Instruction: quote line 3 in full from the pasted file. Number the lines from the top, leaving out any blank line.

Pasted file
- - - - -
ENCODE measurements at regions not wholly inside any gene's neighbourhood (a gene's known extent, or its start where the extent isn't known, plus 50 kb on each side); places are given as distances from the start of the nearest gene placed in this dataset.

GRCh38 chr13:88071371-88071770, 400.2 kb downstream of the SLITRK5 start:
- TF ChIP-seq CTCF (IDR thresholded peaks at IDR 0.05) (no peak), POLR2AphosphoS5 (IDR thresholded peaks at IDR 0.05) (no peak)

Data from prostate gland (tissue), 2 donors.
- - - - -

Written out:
- TF ChIP-seq CTCF (IDR thresholded peaks at IDR 0.05) (no peak), POLR2AphosphoS5 (IDR thresholded peaks at IDR 0.05) (no peak)